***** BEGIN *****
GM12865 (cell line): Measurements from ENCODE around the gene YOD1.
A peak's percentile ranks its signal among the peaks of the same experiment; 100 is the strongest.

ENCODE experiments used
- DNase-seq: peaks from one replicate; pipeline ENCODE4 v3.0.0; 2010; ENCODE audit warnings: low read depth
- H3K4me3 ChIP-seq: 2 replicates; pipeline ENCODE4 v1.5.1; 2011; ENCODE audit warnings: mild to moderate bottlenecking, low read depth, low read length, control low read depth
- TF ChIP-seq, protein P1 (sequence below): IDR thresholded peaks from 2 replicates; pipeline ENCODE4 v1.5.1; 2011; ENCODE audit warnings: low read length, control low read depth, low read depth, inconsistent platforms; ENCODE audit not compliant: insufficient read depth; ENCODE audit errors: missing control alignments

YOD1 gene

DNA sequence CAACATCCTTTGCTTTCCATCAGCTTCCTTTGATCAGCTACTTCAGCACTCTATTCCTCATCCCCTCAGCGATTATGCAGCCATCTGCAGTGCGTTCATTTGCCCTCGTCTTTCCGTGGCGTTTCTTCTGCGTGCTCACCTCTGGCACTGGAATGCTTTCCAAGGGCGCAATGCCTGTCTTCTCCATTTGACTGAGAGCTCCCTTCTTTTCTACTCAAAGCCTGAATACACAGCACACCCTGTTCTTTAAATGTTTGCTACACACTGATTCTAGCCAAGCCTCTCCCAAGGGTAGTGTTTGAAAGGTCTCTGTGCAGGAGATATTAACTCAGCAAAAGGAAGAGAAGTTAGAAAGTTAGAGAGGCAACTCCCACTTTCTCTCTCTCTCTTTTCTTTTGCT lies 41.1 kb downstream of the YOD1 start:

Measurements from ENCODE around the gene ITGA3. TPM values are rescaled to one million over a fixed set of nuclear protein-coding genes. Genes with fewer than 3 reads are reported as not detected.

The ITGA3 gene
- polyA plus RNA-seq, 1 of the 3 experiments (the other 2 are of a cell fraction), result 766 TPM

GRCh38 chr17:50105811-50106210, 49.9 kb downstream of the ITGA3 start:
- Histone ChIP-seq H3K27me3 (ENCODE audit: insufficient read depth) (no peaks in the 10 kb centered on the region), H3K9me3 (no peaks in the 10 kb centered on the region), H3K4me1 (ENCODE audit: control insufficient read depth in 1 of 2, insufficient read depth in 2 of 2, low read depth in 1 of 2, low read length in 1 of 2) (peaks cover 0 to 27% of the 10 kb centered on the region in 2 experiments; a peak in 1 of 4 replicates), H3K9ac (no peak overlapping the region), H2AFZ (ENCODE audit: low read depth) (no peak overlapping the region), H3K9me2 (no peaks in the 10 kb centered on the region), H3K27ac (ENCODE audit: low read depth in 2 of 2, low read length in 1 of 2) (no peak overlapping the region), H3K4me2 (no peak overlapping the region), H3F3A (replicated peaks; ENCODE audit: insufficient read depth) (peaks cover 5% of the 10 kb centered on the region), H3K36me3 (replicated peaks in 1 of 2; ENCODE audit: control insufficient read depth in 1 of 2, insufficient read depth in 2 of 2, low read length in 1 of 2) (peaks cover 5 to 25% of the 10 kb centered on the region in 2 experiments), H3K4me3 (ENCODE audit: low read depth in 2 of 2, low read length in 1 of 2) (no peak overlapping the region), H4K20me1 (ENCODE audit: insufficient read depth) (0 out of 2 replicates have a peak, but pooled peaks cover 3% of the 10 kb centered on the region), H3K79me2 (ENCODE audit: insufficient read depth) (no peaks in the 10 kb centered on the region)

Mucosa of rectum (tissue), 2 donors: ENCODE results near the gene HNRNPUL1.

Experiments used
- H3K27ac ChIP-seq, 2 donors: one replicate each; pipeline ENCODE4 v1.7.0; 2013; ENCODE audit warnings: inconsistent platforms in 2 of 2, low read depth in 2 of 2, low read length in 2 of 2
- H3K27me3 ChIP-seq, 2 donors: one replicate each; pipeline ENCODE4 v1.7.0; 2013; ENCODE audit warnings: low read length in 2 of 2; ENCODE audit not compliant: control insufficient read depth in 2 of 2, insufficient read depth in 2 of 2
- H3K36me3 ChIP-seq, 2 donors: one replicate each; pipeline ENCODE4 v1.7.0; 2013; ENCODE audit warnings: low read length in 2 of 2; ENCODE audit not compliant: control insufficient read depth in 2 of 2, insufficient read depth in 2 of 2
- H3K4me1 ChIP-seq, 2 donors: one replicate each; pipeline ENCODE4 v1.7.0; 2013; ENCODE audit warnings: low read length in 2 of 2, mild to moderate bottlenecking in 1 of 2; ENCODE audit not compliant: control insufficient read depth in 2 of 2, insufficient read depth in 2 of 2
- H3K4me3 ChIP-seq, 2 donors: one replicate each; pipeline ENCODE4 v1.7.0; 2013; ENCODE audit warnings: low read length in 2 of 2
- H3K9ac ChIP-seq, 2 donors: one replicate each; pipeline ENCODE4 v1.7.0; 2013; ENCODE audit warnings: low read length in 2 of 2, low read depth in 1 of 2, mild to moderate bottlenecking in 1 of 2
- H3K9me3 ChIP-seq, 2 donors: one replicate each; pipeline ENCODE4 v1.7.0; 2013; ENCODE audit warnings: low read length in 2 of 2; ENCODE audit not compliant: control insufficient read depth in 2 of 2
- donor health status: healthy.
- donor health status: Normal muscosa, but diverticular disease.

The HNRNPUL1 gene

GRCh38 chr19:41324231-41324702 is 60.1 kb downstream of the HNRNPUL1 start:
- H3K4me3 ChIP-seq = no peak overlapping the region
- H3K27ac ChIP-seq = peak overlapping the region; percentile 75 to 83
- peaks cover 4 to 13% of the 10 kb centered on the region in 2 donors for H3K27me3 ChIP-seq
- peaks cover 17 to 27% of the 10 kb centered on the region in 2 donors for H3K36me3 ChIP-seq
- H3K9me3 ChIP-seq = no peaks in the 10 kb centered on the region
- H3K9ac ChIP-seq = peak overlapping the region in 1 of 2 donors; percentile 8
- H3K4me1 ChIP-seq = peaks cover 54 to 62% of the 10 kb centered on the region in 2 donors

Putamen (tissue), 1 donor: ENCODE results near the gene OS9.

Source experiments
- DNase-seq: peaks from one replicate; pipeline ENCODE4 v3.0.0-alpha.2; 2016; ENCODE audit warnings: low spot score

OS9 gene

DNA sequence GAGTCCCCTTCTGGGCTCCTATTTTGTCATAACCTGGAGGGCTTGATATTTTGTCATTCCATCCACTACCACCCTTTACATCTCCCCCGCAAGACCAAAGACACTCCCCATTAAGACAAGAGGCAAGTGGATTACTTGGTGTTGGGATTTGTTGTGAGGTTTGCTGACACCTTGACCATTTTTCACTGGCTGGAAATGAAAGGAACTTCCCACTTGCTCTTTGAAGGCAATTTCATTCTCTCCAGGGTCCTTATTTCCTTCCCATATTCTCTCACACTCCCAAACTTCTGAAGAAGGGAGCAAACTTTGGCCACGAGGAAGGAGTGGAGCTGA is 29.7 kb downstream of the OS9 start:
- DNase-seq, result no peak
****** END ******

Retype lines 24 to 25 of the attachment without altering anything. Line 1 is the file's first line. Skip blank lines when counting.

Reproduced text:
- donor health status: Normal muscosa, but diverticular disease.

The HNRNPUL1 gene